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239 Toluene Although slight irritation involving the eyes and nose in humans was re- ported in several studies at 80-200 ppm (Table 11-2), toluene is not a primary respiratory irritant, as evidenced by the high RD50 value (the concentration asso- ciated with a 50% depression in respiratory rate) of 5,300 ppm in male Swiss- Webster mice (Nielsen and Alarie 1982). Complaints increased among the con- trols, especially in studies with long exposure durations. Other studies reported exposures at 80-100 ppm to be nonirritating (Stewart et al. 1975; Cherry et al. 1983; Olson et al. 1985; Rahill et al. 1996). The value of 200 ppm is far below concentrations reported to cause frank CNS effects. No CNS effects were re- ported at 80-100 ppm in studies by Winneke (1982), Cherry et al. (1983), and Stewart et al. (1975); effects were minor in other studies at 100-700 ppm (Gam- berale and Hultengren 1972; Dick et al. 1984; Baelum et al. 1990). There were no biologically significant pulmonary or cardiovascular effects at 100 and 200 ppm for up to 6 h (Astrand et al. 1972; Suzuki 1973) and no indications of kid- ney damage (Nielsen et al. 1985). Exposures at 100 ppm in the study by Stewart et al. (1975) were repeated for 5 days with no greater effects. Thus, the highest no-observed-adverse-effect levels (NOAELs) for more than mild sensory dis- comfort and other than subtle CNS effects were 100 ppm for 7.5 h (Stewart et al. 1975), 200 ppm for 60 min with exercise (Astrand et al. 1972), 300 ppm over 15 min with exercise (Baelum et al. 1990), and 700 ppm for 20 min (Gamberale and Hultengren 1972). Muttray et al. (2005) assessed the potential for acute (4.5 h) toluene expo- sures to induce sleepiness in a two-period crossover design (50-ppm toluene alternating with air only) exposure-chamber experiment with 20 healthy non- smoking men (mean age, 30.5 ± 5.2 years). Quantitative measurement of the degree of “sleepiness” was performed with the Pupillographic Sleepiness Test and Pupillary Unrest Index, in which pupillary diameter oscillations were moni- tored (Muttray et al. 2005). Compared with the results of air-only exposure, pa- rametric crossover analysis showed no effects of toluene exposure. Muttray et al. (2005) concluded that acute toluene exposure at 50 ppm did not increase sleepiness. Studies of toluene exposure in combination with other solvents or alcohol reported delayed metabolism of toluene (Dossing et al. 1984), but there were no additive effects in neurobehavioral tests (Cherry et al. 1983). Complaints of sensory irritation and differences in neurobehavioral tests have been reported in some occupational monitoring studies (Iregren 1982; Foo et al. 1990; Deschamps et al. 2001; Neubert et al. 2001a). Exposures in those situations were usually at or below the workplace guidelines (now 50-100 ppm but up to 200 ppm earlier) and have ranged up to 300-500 ppm for short dura- tions during the workday (Deschamps et al. 2001). The 20-min NOAEL expo- sure at 700 ppm by Gamberale and Hultengren (1972) indicates that 700 ppm (after 20 min at 500 ppm, which itself followed successive 20-min exposures at 100 and 300 ppm) may be a threshold for CNS depression. Frank effects were reported at 800 ppm in the studies of von Oettingen et al. (1942a,b) and Carpen- ter et al. (1944), but the studies suffered from inferior analytic techniques and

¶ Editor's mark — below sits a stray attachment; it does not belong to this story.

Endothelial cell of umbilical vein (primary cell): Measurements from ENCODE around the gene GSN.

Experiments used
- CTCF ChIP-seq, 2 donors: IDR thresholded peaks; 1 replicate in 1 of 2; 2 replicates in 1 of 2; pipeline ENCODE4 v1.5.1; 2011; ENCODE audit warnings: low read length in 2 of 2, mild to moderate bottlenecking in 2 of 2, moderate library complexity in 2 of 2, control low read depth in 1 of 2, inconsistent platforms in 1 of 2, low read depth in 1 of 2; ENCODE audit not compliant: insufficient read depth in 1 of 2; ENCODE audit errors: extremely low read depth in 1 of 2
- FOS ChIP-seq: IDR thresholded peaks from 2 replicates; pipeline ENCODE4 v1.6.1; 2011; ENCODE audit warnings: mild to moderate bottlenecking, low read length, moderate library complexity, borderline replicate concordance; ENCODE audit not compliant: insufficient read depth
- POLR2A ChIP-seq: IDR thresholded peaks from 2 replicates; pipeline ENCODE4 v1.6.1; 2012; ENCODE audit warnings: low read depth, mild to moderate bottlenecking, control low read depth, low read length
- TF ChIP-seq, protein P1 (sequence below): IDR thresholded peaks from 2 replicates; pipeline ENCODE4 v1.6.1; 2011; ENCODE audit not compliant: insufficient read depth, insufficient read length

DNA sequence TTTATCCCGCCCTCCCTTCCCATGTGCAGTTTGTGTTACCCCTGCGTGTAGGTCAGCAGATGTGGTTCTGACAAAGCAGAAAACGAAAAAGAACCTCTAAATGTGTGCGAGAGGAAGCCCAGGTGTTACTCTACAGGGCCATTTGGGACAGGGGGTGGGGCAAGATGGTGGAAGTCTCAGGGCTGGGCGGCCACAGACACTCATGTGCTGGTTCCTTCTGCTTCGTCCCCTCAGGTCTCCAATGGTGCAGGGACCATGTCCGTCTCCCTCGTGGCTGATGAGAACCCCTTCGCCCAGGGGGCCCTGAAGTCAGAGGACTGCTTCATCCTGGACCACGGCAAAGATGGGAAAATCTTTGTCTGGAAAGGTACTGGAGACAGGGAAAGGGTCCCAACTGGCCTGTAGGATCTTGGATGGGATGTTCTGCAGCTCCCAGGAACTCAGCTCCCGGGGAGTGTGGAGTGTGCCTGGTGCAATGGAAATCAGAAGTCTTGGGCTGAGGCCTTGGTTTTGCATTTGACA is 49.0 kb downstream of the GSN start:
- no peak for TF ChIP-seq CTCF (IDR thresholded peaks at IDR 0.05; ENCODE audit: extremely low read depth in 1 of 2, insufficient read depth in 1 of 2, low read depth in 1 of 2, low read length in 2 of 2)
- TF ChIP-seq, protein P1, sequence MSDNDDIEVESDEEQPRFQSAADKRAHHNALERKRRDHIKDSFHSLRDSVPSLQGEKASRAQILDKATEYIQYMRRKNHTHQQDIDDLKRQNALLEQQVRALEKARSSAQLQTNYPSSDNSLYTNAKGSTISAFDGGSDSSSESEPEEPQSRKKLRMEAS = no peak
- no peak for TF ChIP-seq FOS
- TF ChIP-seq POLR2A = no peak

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240 Exposure Guidance Levels for Selected Submarine Contaminants potential benzene contamination of the test article. The clinical study of Gam- berale and Hultengren (1972) with support from the clinical and occupational studies of von Oettingen et al. (1942a,b), Carpenter et al. (1944), and Wilson (1943) established that 700 ppm for a short duration (20 min) may be a threshold for decreased ability to complete complex tasks in a timely manner, whereas 800 ppm for 3-8 h may result in nausea and incoordination sufficient to impair es- cape (von Oettingen et al. 1942a,b; Carpenter et al. 1944). Occupational and Epidemiologic Studies Occupational studies have focused primarily on CNS impairment. Al- though exposure concentrations and durations are usually not well characterized, the studies provide information about the more common toxic effects. Interpre- tation of the results of many occupational studies is confounded by coexposure to other solvents, alcohol use, and age of participants (Table 11-3). Wilson (1943) surveyed the effects of toluene at various concentrations in workers at a large industrial plant. About 1,000 workers were exposed at 50- 1,500 ppm for 1-3 weeks. About 10% of the employees exhibited symptoms severe enough to require examination at a local hospital. Employees were grouped according to the concentration of toluene at their job sites as measured with a combustible-gas indicator. In workers exposed to toluene at 200 ppm, the most common complaints were headache, lassitude, and loss of appetite; work- ers exposed at 200-500 ppm complained of more pronounced headache, lassi- tude, and anorexia. The latter workers also complained of nausea, a “bad taste” in the mouth, loss of coordination, impaired reaction time, and momentary loss of memory. At measured concentrations greater than 500 ppm, the major com- plaints were nausea, headache, dizziness, anorexia, palpitation, and weakness. Physical and laboratory examinations of the roughly 60 workers exposed at 200 ppm were negative, and no significant physical or laboratory findings were noted in the 30 workers exposed at 200-500 ppm. On physical examination of the remaining 10% (exposed at measured concentrations greater than 500 ppm), loss of coordination, impaired reaction time, and skin petechiae were observed. Laboratory investigations of those patients revealed low red-blood-cell counts and leukopenia; in two of the patients, a bone-marrow biopsy revealed aplastic anemia. Workers who were hospitalized were treated symptomatically, and no deaths occurred. The Wilson (1943) results illustrate confounding by the pres- ence of other workplace solvents or such contaminants as benzene; toluene alone is not known to cause hematopoietic toxicity. Greenberg et al. (1942) identified time-weighted average (TWA) toluene exposures at 100-1,100 ppm (most were at 500 ppm) in a workplace survey of 106 painters employed from 2 weeks to 5 years in an aircraft factory. Other sol- vents were present in the paint mixtures. A symptom survey for headache, sore throat, and weakness found no increase in complaints. In 30% of the workers,